Visiting Sacred Sites

erechtheion

October sees me embark on my final set of travels for 2013. I’ll be in Istanbul, teaching for the astrological schools of both Baris Ilhan (barisilhan@superonline.com) and Hakan Kirkglou (hkirkoglu@ttmail.com) who are so graciously hosting me. Please contact them if you’d like to attend the seminars. The greatest joy of a life in astrology has been connecting with the global community of astrologers around the world.  The last time I was in Istabul was in 1969, and since then not only have I discovered that my maternal grandparents had roots in ‘Constantinople,’ but also my graduate thesis was a translation of a defense of astrology composed by a Byzantine emperor living there in 1170. I am excited to walk around this most beautiful of cities and hear the distant echoes of my past as well as witness the unfolding future of the Turkish people.

Then I travel to Italy where I’ll meet with a former student, who now has a thriving practice. She is an art historian, and will guide me through the cave where Aeneas encountered the Cumean Sibyl, the ruins of Pompeii, and Tiberius’ villa on the cliffs of Capri where he spent his final years in the company of his astrologer and teacher Thrasyllus. Sicily beckons next, rich with the mythic lore and sites of Ceres, Persephone, and Pluto; Daedalus, Arethusa, Cybele, the Cyclops, Scylla and Charybdis, and the Aeolian Winds. We are going to discuss the possibilities of facilitating a tour to Italy in 2015. If any of you are potentially interested in participating, please let me know and I’ll keep you updated as to the plans.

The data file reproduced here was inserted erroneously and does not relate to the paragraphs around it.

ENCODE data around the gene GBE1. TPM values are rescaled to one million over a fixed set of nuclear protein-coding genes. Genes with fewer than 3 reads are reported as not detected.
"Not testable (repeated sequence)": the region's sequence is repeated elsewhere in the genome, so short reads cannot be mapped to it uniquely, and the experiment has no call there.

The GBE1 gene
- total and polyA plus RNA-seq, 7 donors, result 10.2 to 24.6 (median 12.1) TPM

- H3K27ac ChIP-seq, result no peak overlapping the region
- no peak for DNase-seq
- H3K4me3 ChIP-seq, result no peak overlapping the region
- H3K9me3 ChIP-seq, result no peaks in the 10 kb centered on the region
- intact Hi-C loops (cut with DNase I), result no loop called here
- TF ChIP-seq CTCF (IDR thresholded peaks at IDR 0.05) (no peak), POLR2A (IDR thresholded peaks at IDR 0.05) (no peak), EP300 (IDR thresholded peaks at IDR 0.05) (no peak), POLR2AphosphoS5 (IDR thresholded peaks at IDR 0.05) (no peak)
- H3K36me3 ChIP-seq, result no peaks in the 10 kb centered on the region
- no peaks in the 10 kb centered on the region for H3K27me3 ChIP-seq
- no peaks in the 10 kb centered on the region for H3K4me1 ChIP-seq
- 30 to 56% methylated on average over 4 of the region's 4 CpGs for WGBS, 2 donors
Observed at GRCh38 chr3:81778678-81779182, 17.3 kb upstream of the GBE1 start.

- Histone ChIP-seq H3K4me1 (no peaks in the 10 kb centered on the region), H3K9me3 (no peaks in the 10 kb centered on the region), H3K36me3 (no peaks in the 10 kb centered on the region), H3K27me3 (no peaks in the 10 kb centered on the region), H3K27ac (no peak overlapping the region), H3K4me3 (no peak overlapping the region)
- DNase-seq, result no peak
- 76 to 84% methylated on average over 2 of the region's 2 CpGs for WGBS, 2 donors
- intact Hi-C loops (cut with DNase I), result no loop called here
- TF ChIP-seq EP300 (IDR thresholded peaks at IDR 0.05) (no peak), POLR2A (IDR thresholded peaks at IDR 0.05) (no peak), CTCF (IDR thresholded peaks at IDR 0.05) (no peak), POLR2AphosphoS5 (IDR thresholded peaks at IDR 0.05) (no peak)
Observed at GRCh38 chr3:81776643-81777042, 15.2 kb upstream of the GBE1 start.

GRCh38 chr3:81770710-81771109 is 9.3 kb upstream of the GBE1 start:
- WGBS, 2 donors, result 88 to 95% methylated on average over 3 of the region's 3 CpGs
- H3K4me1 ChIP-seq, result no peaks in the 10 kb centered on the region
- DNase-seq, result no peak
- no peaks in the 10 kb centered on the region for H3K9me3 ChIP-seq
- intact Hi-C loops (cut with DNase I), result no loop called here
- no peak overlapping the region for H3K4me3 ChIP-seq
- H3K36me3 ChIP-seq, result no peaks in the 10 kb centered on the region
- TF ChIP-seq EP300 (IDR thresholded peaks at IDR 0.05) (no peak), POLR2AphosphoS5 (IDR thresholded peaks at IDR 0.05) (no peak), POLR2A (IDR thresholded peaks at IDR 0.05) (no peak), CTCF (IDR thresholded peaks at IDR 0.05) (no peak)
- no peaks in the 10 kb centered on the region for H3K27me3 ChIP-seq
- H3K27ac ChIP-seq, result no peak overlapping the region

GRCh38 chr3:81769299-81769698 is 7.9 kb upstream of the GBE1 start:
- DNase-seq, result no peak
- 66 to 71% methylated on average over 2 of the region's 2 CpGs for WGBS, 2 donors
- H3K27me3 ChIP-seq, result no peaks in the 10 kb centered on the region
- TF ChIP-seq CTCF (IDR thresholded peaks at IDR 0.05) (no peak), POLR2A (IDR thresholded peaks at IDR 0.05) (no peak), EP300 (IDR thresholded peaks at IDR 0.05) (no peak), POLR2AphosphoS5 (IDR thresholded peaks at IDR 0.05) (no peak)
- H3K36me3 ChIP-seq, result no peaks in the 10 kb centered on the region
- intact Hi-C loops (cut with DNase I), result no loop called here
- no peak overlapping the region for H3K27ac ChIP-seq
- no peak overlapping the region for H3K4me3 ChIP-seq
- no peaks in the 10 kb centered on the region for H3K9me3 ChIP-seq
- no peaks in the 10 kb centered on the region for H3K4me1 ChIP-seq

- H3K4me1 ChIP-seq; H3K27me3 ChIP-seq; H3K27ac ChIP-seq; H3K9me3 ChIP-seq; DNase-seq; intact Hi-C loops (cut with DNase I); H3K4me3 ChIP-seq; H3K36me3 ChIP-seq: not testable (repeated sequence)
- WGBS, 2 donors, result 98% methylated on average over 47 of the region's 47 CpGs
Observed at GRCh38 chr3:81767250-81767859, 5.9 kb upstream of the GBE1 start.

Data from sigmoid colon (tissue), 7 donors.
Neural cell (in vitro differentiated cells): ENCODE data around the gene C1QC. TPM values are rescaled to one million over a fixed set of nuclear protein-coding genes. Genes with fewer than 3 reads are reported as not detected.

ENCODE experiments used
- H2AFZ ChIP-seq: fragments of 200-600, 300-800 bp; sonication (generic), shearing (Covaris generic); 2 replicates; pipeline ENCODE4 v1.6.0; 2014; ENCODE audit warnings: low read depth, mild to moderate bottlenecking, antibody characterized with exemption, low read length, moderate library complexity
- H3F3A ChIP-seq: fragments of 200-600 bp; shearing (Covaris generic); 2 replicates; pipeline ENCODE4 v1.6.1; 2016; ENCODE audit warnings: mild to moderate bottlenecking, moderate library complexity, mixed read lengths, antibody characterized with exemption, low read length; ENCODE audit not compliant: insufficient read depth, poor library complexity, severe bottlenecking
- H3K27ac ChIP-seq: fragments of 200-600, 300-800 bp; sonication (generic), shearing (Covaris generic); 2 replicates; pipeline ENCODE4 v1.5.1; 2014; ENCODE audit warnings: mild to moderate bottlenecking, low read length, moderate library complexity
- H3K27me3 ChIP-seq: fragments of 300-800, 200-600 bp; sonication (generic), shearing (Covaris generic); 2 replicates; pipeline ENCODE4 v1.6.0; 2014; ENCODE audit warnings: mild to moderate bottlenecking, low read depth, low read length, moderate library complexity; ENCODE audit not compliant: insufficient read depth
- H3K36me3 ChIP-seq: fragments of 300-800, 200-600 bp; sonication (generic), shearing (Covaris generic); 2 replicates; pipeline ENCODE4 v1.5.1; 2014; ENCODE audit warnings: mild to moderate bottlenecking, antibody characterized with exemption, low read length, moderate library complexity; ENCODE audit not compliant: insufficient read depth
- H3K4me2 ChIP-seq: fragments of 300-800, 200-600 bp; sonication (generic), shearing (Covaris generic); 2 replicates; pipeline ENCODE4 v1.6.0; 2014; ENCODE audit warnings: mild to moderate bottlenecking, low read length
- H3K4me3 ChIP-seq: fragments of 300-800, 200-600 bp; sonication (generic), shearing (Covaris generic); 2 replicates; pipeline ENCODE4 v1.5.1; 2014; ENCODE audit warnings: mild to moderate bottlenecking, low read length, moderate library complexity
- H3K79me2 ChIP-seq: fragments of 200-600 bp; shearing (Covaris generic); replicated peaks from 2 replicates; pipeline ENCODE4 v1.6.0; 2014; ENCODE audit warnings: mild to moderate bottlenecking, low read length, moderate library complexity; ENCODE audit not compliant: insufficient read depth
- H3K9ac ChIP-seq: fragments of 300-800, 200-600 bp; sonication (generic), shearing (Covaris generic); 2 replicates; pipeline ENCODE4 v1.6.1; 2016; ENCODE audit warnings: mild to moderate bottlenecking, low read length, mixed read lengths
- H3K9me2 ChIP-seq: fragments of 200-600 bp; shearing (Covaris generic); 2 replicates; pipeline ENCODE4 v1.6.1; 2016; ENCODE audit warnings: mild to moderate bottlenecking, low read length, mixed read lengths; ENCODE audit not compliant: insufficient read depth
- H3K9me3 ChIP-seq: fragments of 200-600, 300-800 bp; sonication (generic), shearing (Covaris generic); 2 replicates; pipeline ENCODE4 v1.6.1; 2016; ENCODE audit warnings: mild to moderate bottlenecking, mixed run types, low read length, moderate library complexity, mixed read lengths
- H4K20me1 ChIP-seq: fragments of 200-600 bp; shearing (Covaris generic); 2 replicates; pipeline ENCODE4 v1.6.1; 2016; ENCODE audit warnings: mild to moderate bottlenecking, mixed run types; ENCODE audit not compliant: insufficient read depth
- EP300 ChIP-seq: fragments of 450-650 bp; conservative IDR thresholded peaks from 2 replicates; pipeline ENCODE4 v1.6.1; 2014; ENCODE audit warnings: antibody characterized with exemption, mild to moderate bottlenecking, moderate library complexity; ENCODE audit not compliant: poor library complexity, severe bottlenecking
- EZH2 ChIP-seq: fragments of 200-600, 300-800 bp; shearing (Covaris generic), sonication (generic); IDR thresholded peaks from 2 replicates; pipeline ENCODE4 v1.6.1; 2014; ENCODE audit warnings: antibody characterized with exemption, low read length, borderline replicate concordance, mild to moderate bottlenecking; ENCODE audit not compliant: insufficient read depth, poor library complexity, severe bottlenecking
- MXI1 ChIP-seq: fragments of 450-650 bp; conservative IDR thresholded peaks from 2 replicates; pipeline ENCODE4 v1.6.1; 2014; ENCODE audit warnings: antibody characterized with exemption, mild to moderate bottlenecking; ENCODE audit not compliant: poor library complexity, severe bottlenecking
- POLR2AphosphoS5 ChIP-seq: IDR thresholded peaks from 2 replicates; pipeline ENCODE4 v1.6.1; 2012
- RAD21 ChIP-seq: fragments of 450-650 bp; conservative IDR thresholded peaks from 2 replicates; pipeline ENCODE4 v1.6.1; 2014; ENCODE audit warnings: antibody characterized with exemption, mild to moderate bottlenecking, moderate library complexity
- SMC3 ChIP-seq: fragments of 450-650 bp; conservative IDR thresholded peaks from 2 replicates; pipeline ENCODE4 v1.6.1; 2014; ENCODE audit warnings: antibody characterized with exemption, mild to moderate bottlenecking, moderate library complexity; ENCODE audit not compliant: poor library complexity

I’ll be home at the end of October in time for the next Uranus Pluto square at 9 Aries/Capricorn on November 1st followed immediately by a Solar Eclipse at 11 Scorpio. On November 16th, I’ll give the next webinar The Third House: Goddess in the ongoing series about each of the twelve houses. Along with siblings and short journeys, ancient astrologers placed divination and religious rites in the third house under the auspices of the Goddess. We’ll ask why this house was called ‘the least bad of the bad houses and the least good of the good houses’ in the context of this month’s supplementary topic on the rationale behind the classification of the houses as fortunate and unfortunate.

Enjoy October when the trees turn to crimson and gold, giving off their last bursts of warm colors before the southward moving Sun (at least here in the Northern hemisphere) pulls us into the depths of wintery white and misty gray.